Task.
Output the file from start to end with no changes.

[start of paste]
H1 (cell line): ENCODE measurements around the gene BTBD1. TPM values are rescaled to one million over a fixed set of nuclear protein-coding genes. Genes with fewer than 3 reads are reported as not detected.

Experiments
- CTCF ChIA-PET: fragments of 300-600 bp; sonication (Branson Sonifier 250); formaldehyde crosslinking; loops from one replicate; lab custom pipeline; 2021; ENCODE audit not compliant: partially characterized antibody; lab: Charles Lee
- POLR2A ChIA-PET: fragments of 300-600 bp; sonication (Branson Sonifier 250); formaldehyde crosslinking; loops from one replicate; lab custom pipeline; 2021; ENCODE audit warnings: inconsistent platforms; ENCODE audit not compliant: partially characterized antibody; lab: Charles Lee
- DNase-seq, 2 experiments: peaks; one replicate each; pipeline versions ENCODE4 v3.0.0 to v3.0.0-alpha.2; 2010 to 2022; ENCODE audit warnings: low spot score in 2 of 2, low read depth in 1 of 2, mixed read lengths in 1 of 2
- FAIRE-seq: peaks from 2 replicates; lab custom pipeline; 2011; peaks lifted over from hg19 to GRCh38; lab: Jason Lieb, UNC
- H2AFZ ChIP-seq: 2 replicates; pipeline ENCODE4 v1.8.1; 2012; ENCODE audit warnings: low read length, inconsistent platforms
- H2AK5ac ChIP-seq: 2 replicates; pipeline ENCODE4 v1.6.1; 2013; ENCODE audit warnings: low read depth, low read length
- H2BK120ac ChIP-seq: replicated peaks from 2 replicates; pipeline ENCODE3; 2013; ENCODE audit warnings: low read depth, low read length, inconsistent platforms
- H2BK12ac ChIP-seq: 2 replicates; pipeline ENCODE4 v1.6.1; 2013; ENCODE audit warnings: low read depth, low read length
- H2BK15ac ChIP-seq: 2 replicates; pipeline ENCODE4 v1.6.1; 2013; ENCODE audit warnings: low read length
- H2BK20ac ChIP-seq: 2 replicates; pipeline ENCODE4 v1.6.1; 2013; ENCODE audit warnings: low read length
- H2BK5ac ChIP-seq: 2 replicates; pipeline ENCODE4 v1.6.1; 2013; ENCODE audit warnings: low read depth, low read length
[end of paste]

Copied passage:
H1 (cell line): ENCODE measurements around the gene BTBD1. TPM values are rescaled to one million over a fixed set of nuclear protein-coding genes. Genes with fewer than 3 reads are reported as not detected.

Experiments
- CTCF ChIA-PET: fragments of 300-600 bp; sonication (Branson Sonifier 250); formaldehyde crosslinking; loops from one replicate; lab custom pipeline; 2021; ENCODE audit not compliant: partially characterized antibody; lab: Charles Lee
- POLR2A ChIA-PET: fragments of 300-600 bp; sonication (Branson Sonifier 250); formaldehyde crosslinking; loops from one replicate; lab custom pipeline; 2021; ENCODE audit warnings: inconsistent platforms; ENCODE audit not compliant: partially characterized antibody; lab: Charles Lee
- DNase-seq, 2 experiments: peaks; one replicate each; pipeline versions ENCODE4 v3.0.0 to v3.0.0-alpha.2; 2010 to 2022; ENCODE audit warnings: low spot score in 2 of 2, low read depth in 1 of 2, mixed read lengths in 1 of 2
- FAIRE-seq: peaks from 2 replicates; lab custom pipeline; 2011; peaks lifted over from hg19 to GRCh38; lab: Jason Lieb, UNC
- H2AFZ ChIP-seq: 2 replicates; pipeline ENCODE4 v1.8.1; 2012; ENCODE audit warnings: low read length, inconsistent platforms
- H2AK5ac ChIP-seq: 2 replicates; pipeline ENCODE4 v1.6.1; 2013; ENCODE audit warnings: low read depth, low read length
- H2BK120ac ChIP-seq: replicated peaks from 2 replicates; pipeline ENCODE3; 2013; ENCODE audit warnings: low read depth, low read length, inconsistent platforms
- H2BK12ac ChIP-seq: 2 replicates; pipeline ENCODE4 v1.6.1; 2013; ENCODE audit warnings: low read depth, low read length
- H2BK15ac ChIP-seq: 2 replicates; pipeline ENCODE4 v1.6.1; 2013; ENCODE audit warnings: low read length
- H2BK20ac ChIP-seq: 2 replicates; pipeline ENCODE4 v1.6.1; 2013; ENCODE audit warnings: low read length
- H2BK5ac ChIP-seq: 2 replicates; pipeline ENCODE4 v1.6.1; 2013; ENCODE audit warnings: low read depth, low read length